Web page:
An uneasy time for orcas
The “resident” orcas of the Pacific Northwest have evolved their lifestyle and organized their communities around the easy availability and predictable habits of the salmon they rely on for food. For thousands of years, 5 species of salmon spawned in coastal rivers and streams, the progeny making their way out to sea to grow, and then returning to places of origin to renew the cycle and die. Once the orcas understood salmon habits, life became very easy for them. Given a huge excess of supply over need, they had the luxury of picking and choosing the fish they ate. In doing so, they developed clear preferences. The biggest, fattiest salmon – spring and chum – became the orcas’ favourite foods. Sharing became a commonplace bridge between family members, so individuals seldom if ever went hungry. Paralleling the orcas’ easy existence were the lives of coastal First Nations, whose communities survived for thousands of years with cultures and traditions that thrived on salmon. More recently, for over a century, commercial fisheries developed and flourished.
Now, suddenly in what seems like the mere blink of an eye, everything has changed. The orcas, whose designation “resident” reflects their annual appearance in major salmon routes and habitats, are changing their ways, spreading and diversifying their efforts as they seek food. In doing so, they are becoming far less predictable. The changes in seasonal movements and patterns of use, including the rich social interactions we are accustomed to observing with joy, are worrying. Orcas need food, and they need each other. Signs of stress are clearly evident. Northern residents now spent much of their energy traveling long distances from one traditional fishing spot to another, often on a daily basis. Body changes, including a debilitative condition called “peanut head” are reported among members of the Southern Resident community. Heightened mortality, including deaths of females in the prime of life as well as among the very young, is becoming a huge concern for this population, which is now officially recognised as endangered. Though Northern Residents have yet to show such extreme symptoms, concerns for their future are growing, and real. On the human side, there is now virtually no commercial fishery for salmon of any kind in British Columbia. First Nations, whose communal food gathering and sharing traditions are increasingly compromised, face a diminished and uncertain future. Even the lucrative sports fishery, which targets the orcas’ favourite fish, is threatened.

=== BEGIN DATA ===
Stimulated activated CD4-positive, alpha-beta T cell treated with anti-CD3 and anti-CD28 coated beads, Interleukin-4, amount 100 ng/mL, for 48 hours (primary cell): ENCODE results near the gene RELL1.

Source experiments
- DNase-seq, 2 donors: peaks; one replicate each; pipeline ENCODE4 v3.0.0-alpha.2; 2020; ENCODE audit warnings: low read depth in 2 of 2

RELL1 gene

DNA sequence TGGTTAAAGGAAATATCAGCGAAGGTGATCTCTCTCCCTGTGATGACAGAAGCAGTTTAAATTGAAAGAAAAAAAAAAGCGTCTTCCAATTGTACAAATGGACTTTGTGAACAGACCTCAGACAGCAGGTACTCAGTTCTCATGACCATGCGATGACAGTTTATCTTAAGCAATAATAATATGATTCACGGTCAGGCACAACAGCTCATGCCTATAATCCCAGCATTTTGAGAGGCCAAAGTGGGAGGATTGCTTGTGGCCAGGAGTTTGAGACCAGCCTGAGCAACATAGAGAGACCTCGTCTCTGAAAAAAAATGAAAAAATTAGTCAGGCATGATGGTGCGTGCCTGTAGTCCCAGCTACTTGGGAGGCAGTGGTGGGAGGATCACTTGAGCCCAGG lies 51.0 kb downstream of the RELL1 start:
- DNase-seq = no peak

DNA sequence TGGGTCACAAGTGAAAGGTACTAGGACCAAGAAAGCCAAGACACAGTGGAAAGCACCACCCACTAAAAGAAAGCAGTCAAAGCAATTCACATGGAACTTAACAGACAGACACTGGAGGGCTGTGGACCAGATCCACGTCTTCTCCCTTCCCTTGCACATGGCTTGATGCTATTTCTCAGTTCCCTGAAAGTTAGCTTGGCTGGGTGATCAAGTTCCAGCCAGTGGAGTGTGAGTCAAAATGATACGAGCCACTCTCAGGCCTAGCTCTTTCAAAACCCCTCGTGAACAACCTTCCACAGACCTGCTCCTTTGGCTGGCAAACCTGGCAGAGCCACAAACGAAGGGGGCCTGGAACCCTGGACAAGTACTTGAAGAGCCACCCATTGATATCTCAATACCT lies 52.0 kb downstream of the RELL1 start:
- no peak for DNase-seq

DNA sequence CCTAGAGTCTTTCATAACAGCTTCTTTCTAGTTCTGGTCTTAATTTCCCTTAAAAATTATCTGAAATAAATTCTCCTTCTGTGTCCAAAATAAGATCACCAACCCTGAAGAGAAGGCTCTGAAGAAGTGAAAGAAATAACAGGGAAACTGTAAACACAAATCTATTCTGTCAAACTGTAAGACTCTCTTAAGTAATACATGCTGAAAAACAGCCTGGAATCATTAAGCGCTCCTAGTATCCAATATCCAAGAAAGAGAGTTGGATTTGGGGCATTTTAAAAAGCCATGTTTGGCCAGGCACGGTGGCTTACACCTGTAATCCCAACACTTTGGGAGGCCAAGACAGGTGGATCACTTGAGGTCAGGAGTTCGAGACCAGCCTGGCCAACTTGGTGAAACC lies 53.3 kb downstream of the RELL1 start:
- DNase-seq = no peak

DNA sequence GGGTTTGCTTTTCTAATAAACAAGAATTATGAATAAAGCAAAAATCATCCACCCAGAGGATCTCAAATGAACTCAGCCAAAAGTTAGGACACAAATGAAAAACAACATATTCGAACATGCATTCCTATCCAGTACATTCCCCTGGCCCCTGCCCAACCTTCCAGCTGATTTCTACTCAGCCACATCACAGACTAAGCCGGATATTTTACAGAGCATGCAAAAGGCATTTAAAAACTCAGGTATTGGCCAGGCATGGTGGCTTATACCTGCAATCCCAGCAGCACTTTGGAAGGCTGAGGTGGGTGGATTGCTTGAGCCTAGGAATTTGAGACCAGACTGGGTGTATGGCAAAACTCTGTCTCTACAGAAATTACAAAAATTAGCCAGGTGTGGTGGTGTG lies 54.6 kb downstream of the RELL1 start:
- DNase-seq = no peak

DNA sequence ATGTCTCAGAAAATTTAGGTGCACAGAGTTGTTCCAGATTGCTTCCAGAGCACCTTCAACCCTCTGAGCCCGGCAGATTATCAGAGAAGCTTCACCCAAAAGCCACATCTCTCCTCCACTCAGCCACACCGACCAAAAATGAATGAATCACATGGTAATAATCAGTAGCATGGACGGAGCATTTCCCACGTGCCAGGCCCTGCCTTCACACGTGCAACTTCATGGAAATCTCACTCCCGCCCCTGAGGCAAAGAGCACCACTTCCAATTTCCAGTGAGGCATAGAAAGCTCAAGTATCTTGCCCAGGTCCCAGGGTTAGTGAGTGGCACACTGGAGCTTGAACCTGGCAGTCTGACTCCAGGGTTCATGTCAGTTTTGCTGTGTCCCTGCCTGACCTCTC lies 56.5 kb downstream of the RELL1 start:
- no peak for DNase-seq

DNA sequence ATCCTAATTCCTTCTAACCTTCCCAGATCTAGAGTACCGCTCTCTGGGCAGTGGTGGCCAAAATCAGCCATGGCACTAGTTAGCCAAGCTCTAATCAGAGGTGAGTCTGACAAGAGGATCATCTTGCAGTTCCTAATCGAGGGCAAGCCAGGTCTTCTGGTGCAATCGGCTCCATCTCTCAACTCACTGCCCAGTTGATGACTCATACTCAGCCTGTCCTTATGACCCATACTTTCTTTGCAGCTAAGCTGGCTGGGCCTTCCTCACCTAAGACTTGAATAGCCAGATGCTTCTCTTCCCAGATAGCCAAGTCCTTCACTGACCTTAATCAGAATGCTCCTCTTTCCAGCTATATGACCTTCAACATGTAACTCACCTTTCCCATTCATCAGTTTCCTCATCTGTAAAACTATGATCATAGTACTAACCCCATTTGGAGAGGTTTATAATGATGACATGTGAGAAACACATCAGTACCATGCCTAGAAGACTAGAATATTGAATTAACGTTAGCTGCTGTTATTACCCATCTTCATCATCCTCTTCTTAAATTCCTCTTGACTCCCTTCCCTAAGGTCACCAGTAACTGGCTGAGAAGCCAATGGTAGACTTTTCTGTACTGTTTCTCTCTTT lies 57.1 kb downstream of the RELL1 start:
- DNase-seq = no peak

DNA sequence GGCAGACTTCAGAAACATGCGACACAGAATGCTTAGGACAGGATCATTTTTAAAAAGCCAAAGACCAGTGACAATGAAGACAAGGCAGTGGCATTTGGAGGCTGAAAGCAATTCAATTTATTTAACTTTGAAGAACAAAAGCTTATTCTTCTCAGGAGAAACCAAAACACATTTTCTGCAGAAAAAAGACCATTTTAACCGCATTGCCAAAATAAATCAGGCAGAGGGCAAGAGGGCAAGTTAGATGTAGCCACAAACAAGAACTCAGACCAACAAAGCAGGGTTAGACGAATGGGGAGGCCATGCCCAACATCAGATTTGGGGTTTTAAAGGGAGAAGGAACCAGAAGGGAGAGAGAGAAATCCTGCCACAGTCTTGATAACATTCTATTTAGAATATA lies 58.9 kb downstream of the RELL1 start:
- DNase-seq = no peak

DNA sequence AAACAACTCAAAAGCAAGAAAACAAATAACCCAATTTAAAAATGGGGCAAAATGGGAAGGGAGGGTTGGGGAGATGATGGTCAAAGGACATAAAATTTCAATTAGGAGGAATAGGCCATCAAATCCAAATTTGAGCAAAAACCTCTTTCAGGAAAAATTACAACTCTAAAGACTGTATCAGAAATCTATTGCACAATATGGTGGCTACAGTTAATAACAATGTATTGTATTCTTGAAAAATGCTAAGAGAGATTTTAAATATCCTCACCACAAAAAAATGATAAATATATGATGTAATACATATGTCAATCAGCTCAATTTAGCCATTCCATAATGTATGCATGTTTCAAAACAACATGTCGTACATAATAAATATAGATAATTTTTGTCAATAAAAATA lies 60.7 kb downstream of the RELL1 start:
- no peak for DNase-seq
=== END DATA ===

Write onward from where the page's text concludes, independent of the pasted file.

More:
It is difficult to find good news or even a hint of daylight for fish eating orcas in Northwest Pacific coastal waters. Governments continue to ignore threats from fish farms which produce swarms of sea lice that kill salmon fry; toxins continue to pour into rivers and oceans; logging operations continue to degrade salmon spawning habitat; sports fishers continue to target spring salmon; oil exploration and development remains on the horizon; and impacts from global warming loom ever closer. The future indeed seems bleak for these best known and most beloved orcas, though their ultimate fate is not yet set. Yes we can see a glimmer of hope, but turning the surrounding gloom into the light of a new day is going to require concerted action on multiple fronts. Whether “we” are capable of such a collective effort is an open question, the answer to which will determine much more than the fate of orcas.
by Paul Spong & Helena Symonds
OrcaLab, Hanson Island, B.C.